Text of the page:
A group of us met briefly at Oak Street Beach before heading back to L1. I was a little chilled during the first 10 minutes after getting out of the water. But I didn’t really have a noticable afterdrop this time. So I can accurately say that Summer has finally arrived at L1 (in more ways than one)!
(P.S. – congrats to all the new Lake Monsters!)
Checking out the sunrise
First brave swimmer!
Michele, Lake Monster 294
Steve, Lake Monster 295
Cady, Lake Monster 296
Jim, Lake Monster 297
Luke, Lake Monster 298
Video at the beach!
Excerpt from “First Wave at Omaha Beach” (S.L.A. Marshall, November 1960):
Already the sea runs red. Even among some of the lightly wounded who jumped into shallow water the hits prove fatal. Knocked down by a bullet in the arm or weakened by fear and shock, they are unable to rise again and are drowned by the onrushing tide. Other wounded men drag themselves ashore and, on finding the sands, lie quiet from total exhaustion, only to be overtaken and killed by the water. A few move safely through the bullet swarm to the beach, then find that they cannot hold there. They return to the water to use it for body cover. Faces turned upward, so that their nostrils are out of water, they creep toward the land at the same rate as the tide. That is how most of the survivors make it. The less rugged or less clever seek the cover of enemy obstacles moored along the upper half of the beach and are knocked off by machine-gun fire.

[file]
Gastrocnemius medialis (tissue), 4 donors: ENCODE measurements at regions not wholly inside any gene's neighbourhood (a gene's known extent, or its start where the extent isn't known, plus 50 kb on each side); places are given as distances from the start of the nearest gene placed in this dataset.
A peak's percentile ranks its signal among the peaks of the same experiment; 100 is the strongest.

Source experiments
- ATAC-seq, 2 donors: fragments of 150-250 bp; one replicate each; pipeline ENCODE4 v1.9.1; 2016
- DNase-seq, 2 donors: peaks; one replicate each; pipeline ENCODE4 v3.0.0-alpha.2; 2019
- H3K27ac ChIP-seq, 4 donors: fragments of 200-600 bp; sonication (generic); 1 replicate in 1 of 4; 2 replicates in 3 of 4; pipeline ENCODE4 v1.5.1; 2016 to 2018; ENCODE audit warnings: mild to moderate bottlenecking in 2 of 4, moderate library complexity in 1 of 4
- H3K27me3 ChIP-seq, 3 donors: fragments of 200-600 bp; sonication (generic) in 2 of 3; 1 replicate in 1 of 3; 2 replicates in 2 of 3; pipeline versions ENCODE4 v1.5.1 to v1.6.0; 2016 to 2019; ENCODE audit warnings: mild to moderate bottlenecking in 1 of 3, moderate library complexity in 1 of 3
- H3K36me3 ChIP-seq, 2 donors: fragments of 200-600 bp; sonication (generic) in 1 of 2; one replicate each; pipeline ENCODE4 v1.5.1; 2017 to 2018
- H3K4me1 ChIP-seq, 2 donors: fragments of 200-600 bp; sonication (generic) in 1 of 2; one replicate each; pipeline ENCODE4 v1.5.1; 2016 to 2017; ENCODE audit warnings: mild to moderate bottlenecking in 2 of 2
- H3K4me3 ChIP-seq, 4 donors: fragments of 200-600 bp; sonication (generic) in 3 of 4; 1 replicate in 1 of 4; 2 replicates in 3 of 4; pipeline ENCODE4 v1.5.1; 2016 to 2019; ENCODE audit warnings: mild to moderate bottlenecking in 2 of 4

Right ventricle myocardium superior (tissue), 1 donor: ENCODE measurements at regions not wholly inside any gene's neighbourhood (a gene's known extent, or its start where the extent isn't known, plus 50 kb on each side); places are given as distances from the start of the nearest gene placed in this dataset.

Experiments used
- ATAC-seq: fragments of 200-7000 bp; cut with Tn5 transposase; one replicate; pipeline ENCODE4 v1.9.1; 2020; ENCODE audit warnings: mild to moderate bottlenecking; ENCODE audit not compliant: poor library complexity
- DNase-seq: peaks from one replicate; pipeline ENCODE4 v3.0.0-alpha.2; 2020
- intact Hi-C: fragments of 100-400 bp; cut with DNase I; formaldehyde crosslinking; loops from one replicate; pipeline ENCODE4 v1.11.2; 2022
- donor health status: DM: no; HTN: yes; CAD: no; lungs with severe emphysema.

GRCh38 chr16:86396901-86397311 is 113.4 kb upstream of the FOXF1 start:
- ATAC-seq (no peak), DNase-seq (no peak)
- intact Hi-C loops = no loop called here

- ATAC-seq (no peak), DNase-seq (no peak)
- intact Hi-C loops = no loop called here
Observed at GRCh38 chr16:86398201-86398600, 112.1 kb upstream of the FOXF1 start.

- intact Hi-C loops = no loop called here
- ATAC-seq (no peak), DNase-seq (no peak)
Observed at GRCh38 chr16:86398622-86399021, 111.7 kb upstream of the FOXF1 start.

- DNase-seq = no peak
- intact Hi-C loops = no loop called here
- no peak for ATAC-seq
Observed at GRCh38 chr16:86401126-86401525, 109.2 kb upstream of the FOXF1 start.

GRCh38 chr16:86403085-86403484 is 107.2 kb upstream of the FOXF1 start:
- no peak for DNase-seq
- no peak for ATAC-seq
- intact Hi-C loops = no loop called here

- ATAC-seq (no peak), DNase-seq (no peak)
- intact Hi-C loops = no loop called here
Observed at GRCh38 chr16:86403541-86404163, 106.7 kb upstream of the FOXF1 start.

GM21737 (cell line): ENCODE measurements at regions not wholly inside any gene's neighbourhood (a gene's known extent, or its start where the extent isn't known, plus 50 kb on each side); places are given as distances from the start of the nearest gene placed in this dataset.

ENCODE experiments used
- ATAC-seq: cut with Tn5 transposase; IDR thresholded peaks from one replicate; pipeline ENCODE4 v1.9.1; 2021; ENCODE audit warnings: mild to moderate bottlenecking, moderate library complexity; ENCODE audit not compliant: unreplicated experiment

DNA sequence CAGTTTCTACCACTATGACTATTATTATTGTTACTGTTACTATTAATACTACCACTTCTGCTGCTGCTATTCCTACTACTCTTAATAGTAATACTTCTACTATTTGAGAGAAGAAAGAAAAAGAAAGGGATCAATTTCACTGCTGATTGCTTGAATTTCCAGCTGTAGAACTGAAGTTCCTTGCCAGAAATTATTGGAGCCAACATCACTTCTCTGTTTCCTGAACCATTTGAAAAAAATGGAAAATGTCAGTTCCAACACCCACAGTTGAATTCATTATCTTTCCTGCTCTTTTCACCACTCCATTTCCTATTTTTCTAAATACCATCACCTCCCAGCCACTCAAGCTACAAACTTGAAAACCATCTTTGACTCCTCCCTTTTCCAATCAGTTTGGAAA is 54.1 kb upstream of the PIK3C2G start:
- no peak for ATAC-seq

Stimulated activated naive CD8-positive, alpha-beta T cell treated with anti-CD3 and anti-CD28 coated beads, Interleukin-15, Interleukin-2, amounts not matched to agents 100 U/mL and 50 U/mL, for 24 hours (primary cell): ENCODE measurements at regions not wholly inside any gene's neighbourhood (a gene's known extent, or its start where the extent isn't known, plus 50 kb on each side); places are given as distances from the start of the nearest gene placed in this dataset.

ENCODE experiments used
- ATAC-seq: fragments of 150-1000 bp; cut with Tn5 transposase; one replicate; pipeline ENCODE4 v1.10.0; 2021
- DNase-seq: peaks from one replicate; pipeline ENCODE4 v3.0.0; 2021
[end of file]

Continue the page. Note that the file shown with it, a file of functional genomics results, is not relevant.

I arrived at L1 a bit ahead of the 5:15am swim time, and there were already some people (non-swimmers) out at the south wall of North Avenue Beach gathering to watch the sunrise. So I sipped on the marginally palatable coffee I bought at Dunkin Donuts (the only place open at 4:30am) and waited for the other swimmers to arrive…